What is actinic keratosis?
Actinic keratosis, also known as solar keratosis or AK for short, is a relatively common skin issue that tends to occur on sun damaged skin. It’s common enough that as many as half all elderly white-skinned people end up developing actinic keratosis lesions.
AK lesions occur on skin that has been exposed to sun over many years. They appear on bare forearms, the backs of hands, the upper chest, on bald heads, foreheads and faces. People most at risk are pale-skinned, middle-aged or elderly, burn easily and have spent a lot of time, over many years, in sunny regions or on tan beds.
Actinic keratosis lesions tend to be small and bumpy, sometimes even wart-like in appearance. They feel characteristically ‘gritty’, but can also look scaly, dry, thickened, inflamed or discoloured in comparison to surrounding skin. AK can sting, or itchy, and can sometimes be quite uncomfortable.
What is squamous cell carcinoma?
Squamous cell carcinoma (SCC) is a type of skin cancer. Luckily, it’s very rarely fatal, and is easily treatable if caught early, so it’s important not to overlook warning signs.
SCC has much in common with AK; like AK, SCC develops on exposed skin that has been damaged by UV radiation over a period of many years, such as the skin of the face, forehead, bare scalp, the back of hands, forearms etc. Unlike AK, SCC lesions can also develop on scars or damaged skin.
They can look pretty similar too, with SCC lesions appearing rough, scaly, thickened or wart-like in appearance. Sometimes they can bleed or crust over.
Why is it important to distinguish between them?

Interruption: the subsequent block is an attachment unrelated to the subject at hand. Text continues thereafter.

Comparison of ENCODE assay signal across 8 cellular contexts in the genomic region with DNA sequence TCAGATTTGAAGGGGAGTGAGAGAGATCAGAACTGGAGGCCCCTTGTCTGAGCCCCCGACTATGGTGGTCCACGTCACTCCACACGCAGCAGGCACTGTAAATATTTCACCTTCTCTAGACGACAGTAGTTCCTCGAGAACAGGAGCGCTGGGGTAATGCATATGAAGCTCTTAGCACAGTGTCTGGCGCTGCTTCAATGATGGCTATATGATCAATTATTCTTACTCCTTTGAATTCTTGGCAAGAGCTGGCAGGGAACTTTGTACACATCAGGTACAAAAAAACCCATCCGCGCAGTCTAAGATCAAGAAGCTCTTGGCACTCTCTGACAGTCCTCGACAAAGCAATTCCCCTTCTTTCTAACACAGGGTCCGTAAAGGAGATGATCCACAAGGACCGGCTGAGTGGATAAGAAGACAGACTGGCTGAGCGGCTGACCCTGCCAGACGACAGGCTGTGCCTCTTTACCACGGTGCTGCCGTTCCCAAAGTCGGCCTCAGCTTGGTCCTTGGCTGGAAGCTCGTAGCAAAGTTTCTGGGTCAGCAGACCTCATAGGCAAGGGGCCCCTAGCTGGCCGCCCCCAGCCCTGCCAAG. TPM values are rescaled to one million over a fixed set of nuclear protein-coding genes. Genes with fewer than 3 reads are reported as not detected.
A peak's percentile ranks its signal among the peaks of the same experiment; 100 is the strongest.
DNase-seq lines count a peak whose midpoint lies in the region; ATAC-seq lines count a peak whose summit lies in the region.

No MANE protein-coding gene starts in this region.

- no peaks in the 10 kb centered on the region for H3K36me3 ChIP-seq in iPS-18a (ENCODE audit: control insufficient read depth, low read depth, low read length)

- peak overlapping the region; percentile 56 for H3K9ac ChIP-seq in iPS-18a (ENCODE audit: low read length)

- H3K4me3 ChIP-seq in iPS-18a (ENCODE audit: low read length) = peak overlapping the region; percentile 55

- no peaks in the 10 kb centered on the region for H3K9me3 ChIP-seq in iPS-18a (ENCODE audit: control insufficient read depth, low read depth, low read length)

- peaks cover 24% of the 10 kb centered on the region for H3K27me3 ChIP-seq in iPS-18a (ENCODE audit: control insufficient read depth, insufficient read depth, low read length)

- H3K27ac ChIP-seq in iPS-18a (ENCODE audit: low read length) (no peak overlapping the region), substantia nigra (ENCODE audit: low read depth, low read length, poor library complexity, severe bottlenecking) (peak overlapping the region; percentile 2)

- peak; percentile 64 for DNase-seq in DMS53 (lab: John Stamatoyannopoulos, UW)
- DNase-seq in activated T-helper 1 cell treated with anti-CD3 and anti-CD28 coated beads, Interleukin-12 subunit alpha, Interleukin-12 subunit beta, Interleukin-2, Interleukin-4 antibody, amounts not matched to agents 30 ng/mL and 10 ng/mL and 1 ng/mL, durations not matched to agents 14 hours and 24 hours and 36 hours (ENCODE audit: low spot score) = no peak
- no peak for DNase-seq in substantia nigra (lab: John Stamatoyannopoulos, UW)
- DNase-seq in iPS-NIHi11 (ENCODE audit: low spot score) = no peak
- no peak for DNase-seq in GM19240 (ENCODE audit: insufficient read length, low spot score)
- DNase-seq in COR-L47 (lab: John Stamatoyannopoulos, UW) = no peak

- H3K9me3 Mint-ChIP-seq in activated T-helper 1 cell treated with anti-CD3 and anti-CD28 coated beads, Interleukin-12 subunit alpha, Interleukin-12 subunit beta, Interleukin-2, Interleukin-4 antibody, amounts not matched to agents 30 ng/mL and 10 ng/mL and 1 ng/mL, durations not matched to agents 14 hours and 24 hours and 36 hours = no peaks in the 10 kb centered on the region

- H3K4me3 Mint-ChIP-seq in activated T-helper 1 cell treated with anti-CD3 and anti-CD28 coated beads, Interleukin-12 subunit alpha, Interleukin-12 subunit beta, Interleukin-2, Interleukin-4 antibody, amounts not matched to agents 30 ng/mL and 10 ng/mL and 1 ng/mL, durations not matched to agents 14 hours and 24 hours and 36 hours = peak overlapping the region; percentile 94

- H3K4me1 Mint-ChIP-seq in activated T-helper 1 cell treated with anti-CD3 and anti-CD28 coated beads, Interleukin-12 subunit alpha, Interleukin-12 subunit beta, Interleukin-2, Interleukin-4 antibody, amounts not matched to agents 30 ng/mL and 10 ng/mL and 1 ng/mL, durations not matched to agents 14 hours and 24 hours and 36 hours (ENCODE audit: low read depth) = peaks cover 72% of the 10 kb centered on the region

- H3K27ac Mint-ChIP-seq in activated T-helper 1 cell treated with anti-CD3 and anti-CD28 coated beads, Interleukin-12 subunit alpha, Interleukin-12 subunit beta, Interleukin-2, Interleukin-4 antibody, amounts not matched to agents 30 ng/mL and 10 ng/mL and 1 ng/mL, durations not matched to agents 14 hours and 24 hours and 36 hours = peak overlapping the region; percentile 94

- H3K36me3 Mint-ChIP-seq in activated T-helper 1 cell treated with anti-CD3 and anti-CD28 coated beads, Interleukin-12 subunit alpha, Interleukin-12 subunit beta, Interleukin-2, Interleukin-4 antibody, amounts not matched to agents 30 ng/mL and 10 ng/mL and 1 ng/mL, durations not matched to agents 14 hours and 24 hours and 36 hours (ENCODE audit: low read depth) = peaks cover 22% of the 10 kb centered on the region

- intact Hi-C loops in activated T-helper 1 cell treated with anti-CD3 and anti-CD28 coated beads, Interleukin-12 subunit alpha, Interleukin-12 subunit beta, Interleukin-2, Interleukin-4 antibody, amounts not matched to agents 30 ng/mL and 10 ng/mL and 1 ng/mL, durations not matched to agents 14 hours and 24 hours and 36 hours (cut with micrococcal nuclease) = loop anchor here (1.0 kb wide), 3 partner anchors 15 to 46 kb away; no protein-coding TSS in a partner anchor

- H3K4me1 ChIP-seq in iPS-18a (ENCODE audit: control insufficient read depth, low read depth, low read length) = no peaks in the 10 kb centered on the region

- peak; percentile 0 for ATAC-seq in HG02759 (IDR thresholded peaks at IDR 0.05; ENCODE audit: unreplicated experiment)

It’s important to get a diagnosis from a doctor if you notice any new patch of rough, scaly, crusting, bumpy on exposed skin, because while actinic keratosis lesions are benign and may even resolve on their own in time, squamous cell carcinoma is a type of skin cancer and will need treating.
The good news is that most incidences of SCC are treatable and are very unlikely indeed to be fatal… but the risk still exists and is not worth ignoring. A doctor who diagnoses AK will decide whether to leave it but monitor the situation carefully, treat it with topical medicated creams, or get rid of it with surgery, cryotherapy or photodynamic therapy. It will depend on the severity of the lesion, how uncomfortable it is and whether it is a single lesion or widespread.
The other reason to get a professional diagnosis is that people who are at risk of AK and SCC are also more at risk of developing more serious skin cancers, like basal cell carcinoma. That’s because the risk factors are similar in both cases: being pale skinned, past middle-age, easily burnt, a sun bed user or someone who’s spent a lot of time outside over the years with exposed skin. So if you have AK lesions, you may also develop BCC.
So How Do You Tell The Difference?
The takeaway is that it’s not easy to tell the difference between AK and SCC. They look very similar and are both very variable in appearance; they appear on similar areas of the body, and an AK lesion can develop into SCC. So do get any worrying bump, spot, wart or lesion checked out by a doctor, especially if you fall into the high risk group.
See our article What Is The Best Treatment For Actinic Keratosis? for more details about preventing and treating actinic keratosis.
Although actinic keratosis isn’t something you can treat with emollients, moisturising your skin with intensive, non-irritant creams or salves can help keep skin in good, healthy condition before and after treatment, and can help ease the uncomfortable symptoms of itchy skin.
We advise customers not to apply oil-based balms like Skin Salvation to skin exposed to direct sunlight, as the high oil content can cause burning and we don’t add sunscreens to our products. Apply last thing at night instead!
Balmonds Skin Salvation
with hemp and beeswax
Balmonds Cooling Cream
with shea, menthol, aloe vera & lavender
Balmonds Daily Moisturising Cream
with shea butter and calendula
If you require medical advice we recommend you always contact your healthcare professional.
If you or someone you are caring for seems very unwell, is getting worse or you think there's something seriously wrong, call for emergency services straight away. For general medical advice, please contact your healthcare professional, this article does not contain or replace medical advice.
Do not delay getting help if you're worried. Trust your instincts.